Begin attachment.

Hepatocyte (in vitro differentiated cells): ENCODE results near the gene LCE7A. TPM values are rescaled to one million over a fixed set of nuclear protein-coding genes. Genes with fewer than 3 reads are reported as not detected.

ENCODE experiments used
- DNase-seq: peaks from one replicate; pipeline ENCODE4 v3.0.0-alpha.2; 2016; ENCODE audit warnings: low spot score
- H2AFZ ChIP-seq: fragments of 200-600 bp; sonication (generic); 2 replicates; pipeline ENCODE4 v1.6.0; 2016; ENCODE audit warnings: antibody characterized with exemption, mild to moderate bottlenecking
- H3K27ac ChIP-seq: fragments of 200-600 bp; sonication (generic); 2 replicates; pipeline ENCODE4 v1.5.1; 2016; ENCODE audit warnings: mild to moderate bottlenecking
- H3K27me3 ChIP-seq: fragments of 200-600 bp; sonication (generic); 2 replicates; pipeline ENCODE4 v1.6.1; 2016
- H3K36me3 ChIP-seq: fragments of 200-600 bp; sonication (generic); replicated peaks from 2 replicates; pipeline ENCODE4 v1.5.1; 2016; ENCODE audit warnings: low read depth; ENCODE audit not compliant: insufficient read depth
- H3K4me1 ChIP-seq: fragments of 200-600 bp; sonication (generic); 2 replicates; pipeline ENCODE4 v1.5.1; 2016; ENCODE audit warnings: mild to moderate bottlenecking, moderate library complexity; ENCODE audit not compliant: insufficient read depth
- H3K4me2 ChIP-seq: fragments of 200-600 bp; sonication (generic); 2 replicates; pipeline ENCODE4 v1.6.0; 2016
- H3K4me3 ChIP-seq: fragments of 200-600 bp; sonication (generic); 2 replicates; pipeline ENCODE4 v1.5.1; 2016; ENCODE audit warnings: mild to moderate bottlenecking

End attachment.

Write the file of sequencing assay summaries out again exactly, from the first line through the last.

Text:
Hepatocyte (in vitro differentiated cells): ENCODE results near the gene LCE7A. TPM values are rescaled to one million over a fixed set of nuclear protein-coding genes. Genes with fewer than 3 reads are reported as not detected.

ENCODE experiments used
- DNase-seq: peaks from one replicate; pipeline ENCODE4 v3.0.0-alpha.2; 2016; ENCODE audit warnings: low spot score
- H2AFZ ChIP-seq: fragments of 200-600 bp; sonication (generic); 2 replicates; pipeline ENCODE4 v1.6.0; 2016; ENCODE audit warnings: antibody characterized with exemption, mild to moderate bottlenecking
- H3K27ac ChIP-seq: fragments of 200-600 bp; sonication (generic); 2 replicates; pipeline ENCODE4 v1.5.1; 2016; ENCODE audit warnings: mild to moderate bottlenecking
- H3K27me3 ChIP-seq: fragments of 200-600 bp; sonication (generic); 2 replicates; pipeline ENCODE4 v1.6.1; 2016
- H3K36me3 ChIP-seq: fragments of 200-600 bp; sonication (generic); replicated peaks from 2 replicates; pipeline ENCODE4 v1.5.1; 2016; ENCODE audit warnings: low read depth; ENCODE audit not compliant: insufficient read depth
- H3K4me1 ChIP-seq: fragments of 200-600 bp; sonication (generic); 2 replicates; pipeline ENCODE4 v1.5.1; 2016; ENCODE audit warnings: mild to moderate bottlenecking, moderate library complexity; ENCODE audit not compliant: insufficient read depth
- H3K4me2 ChIP-seq: fragments of 200-600 bp; sonication (generic); 2 replicates; pipeline ENCODE4 v1.6.0; 2016
- H3K4me3 ChIP-seq: fragments of 200-600 bp; sonication (generic); 2 replicates; pipeline ENCODE4 v1.5.1; 2016; ENCODE audit warnings: mild to moderate bottlenecking